Have Your Say In Research

It is all-consuming, this Parkinson’s is. You know that very well. You are an expert in it if you have it or care for someone who is. So why does research seem so remote from you?

I think people living with Parkinson’s have always felt that. But there are real signs that this is changing.

Focus Group Image
Make a difference, have a say in PD research

The RSN DT, which is largely made up of volunteers, many with Parkinson’s, took a couple of initiatives some time ago to get more PwPs involved and participating in research. These are now bearing fruit. It has required a couple of staff appointments at National Office but I am pleased to say that both staff members have made a real difference.

On the Involvement side – you may know it as PPI (Patient and Public Involvement, not the insurance one!) – the aim has been to get more ordinary people involved in the running of research. (Participation, on the other hand, is to do with taking part in studies and trials as subjects. More about that later).

To date a lot has been achieved in getting volunteers to:

  • edit plain English summaries of research projects
  • assessing applications for research grants
  • particiapte in Fous Groups (often through teleconferences).

Soon there should be lay volunteers on boards which initiate and manage the projects themselves.

There is also an on-line involvement panel of people who communicate by email.

All this is not country-wide yet and so the East Midlands has largely not been involved. You must keep agitating if you are interested! You could do this by going to the Have Your Say In Research page on the Parkinson’s UK website: click on http://www.parkinsons.org.uk/content/have-your-say-research

PPI training for volunteers is being organised and resources are being updated. Members will be actively contacted more widely soon – look out for this. Or express your interest now through the above link.

Participating in research trials and studies

More and more people are doing this. The problem is that a proper ‘Exchange’ has not been established. This could change because there is a proposal for Parkinson’s UK to set up a ‘Research Register’. People would be able to register themselves as being interested in participating in research studies so that projects could use the list for recruitment. It sounds straightforward – as well as overdue – but because personal data would be stored it is subject to scrutiny by the Ethics Authority and needs to be carefully designed and secured. The decision should be made this month. It would be good to have a ‘one stop shop’ where PwPs could be matched efficiently with projects needing them.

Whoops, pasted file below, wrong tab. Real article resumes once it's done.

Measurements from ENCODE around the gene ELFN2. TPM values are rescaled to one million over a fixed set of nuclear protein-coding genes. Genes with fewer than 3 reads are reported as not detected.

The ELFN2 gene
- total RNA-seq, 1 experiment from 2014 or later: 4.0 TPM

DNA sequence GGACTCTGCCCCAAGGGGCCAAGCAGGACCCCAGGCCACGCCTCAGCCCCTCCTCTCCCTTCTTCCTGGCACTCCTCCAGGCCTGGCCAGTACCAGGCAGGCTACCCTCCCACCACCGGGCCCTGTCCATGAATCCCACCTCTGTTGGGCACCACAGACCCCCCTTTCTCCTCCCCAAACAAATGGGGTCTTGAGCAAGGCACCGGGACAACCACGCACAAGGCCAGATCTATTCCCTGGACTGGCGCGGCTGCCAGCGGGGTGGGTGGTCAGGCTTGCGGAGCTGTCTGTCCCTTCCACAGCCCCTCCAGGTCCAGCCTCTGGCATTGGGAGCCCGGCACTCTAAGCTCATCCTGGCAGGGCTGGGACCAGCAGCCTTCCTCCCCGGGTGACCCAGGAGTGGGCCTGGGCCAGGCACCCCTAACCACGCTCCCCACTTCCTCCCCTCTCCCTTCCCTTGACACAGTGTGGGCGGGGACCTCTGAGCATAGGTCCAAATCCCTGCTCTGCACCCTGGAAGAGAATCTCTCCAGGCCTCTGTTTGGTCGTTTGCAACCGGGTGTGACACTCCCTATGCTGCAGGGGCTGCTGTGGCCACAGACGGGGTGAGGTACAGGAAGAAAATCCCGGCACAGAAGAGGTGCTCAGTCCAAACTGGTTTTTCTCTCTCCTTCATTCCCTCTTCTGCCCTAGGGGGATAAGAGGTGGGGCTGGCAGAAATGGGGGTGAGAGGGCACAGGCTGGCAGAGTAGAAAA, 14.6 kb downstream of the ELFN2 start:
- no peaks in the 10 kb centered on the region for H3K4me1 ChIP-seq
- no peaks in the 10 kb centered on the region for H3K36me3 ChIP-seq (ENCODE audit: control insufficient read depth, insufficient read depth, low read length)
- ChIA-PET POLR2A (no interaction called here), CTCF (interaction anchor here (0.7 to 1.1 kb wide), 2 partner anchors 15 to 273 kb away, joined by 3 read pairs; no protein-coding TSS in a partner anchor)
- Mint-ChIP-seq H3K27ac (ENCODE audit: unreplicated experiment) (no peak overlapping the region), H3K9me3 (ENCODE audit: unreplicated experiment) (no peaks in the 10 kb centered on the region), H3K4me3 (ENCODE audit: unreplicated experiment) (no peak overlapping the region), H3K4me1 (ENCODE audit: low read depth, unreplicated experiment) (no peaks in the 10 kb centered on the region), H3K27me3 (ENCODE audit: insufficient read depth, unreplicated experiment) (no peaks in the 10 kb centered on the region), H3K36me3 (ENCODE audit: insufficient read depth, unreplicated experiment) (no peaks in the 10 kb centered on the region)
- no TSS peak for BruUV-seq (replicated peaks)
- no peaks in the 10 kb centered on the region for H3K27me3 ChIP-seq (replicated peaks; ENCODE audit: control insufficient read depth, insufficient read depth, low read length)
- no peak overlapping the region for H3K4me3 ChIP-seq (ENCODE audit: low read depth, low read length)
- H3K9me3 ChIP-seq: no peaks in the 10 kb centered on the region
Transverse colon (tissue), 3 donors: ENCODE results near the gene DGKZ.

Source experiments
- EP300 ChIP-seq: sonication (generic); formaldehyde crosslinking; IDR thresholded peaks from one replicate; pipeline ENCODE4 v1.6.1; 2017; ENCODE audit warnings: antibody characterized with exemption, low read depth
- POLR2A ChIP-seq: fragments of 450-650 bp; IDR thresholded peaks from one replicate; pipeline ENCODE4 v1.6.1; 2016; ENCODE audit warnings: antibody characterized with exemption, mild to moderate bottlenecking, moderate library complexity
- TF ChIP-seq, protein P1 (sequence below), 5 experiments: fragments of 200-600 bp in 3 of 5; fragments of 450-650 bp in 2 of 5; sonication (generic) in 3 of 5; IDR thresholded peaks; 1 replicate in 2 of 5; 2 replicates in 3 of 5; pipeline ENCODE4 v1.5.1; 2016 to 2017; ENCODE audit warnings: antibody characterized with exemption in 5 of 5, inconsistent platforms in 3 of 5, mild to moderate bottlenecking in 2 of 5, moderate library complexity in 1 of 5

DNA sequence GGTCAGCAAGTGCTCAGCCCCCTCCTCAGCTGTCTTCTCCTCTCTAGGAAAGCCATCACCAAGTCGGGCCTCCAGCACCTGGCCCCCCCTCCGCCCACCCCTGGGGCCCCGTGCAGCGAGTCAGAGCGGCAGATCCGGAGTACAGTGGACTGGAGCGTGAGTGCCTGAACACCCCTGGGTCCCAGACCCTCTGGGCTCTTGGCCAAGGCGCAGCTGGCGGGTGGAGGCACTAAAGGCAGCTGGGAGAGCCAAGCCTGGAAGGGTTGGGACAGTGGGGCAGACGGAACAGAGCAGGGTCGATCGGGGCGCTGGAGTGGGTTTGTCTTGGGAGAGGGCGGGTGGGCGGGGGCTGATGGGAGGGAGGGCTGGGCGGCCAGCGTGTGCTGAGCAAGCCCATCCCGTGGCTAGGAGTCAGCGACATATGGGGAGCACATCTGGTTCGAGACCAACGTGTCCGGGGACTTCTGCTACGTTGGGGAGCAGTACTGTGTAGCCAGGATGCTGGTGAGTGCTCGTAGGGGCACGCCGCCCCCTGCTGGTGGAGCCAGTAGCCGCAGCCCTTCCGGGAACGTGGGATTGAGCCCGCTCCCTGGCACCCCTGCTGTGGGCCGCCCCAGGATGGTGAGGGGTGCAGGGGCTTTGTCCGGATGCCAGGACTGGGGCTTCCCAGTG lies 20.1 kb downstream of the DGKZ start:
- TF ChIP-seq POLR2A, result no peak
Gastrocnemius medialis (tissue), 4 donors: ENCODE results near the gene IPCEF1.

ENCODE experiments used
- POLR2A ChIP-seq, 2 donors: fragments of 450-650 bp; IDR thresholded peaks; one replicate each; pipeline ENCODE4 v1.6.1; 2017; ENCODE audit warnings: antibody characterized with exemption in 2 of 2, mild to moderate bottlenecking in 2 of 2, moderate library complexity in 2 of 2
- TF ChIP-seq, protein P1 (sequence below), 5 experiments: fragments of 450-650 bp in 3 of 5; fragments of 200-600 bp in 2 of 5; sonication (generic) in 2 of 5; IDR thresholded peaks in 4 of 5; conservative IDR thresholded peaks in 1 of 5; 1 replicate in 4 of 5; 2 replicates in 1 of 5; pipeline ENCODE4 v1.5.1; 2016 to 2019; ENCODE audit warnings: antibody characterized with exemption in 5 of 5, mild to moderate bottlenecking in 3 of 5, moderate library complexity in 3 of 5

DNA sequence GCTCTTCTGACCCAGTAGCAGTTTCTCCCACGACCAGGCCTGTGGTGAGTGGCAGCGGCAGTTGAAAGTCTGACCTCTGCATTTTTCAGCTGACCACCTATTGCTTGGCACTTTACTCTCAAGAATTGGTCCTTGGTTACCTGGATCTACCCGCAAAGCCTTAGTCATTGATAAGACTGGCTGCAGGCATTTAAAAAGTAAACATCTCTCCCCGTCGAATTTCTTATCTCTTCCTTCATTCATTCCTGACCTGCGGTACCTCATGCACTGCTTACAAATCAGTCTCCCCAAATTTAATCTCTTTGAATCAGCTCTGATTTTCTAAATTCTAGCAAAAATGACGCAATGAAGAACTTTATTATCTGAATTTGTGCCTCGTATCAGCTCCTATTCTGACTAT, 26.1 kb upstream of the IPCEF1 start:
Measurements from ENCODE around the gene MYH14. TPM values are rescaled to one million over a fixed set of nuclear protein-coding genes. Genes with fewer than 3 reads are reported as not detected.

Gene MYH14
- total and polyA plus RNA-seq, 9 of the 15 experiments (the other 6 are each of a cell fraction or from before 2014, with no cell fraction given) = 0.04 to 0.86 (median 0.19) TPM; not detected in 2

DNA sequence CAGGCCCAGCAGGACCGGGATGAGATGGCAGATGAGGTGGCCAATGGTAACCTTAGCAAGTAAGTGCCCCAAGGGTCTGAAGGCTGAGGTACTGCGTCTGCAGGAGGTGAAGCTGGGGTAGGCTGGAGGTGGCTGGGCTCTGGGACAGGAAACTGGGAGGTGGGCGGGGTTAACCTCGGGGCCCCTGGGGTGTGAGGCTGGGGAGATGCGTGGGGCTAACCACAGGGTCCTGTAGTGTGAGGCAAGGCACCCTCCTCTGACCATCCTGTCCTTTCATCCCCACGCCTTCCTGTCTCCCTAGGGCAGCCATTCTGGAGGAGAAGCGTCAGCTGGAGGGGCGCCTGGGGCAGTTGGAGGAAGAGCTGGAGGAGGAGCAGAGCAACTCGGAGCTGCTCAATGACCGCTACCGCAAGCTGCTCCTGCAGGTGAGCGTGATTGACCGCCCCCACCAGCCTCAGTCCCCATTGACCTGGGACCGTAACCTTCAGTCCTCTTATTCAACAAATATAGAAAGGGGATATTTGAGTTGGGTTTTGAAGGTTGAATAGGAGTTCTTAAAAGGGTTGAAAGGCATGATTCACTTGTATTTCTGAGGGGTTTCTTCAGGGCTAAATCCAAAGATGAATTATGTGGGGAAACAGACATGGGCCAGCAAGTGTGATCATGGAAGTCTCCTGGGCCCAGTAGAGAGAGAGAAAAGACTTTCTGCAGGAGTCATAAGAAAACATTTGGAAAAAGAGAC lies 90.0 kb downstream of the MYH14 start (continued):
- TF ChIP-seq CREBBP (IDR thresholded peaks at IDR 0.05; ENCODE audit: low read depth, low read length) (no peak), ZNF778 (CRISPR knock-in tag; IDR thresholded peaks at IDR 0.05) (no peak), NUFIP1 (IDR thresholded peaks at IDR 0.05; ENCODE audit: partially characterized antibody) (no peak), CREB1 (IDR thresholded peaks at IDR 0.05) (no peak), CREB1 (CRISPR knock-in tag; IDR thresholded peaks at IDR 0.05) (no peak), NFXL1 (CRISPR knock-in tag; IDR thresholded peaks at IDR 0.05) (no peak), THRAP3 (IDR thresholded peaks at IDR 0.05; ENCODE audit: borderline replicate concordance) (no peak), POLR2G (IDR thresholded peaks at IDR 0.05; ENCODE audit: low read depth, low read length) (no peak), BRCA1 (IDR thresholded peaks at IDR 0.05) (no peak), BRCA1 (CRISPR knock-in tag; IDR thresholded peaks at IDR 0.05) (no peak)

What Else The RSN DT talked about?

There was quite a bit more that we discussed at the meeting on 26th July. I have mentioned the topics before in earlier articles and blogs.

Other RSN groups, new and existing, are making steady progress and steps are being taken to make sure research events that are being put on are made know to everyone who might be interested in travelling to attend them.

The Research Director is also making great progress in promoting and coordinating Parkinson’s research in this country and globally. Effective research takes a lot of money and proper strategy, persuasion and coordination is required to get it done. Only certain types of biotech companies have the ability and the resources to take on, say, a large, expensive cohort study that needs to go on for several years and they need the assurance that the groundwork is sound and that the objectives are worthwhile. Coordination, collaboration and investment are needed. After huge effort Parkinson’s UK is now well placed to play a crucial role. It has made an impressive start.

That will do for the moment. If you want to know more about what the RSN DT is doing – and there is lots more – just leave a comment below about your particular interest.

John Telford

ML

 

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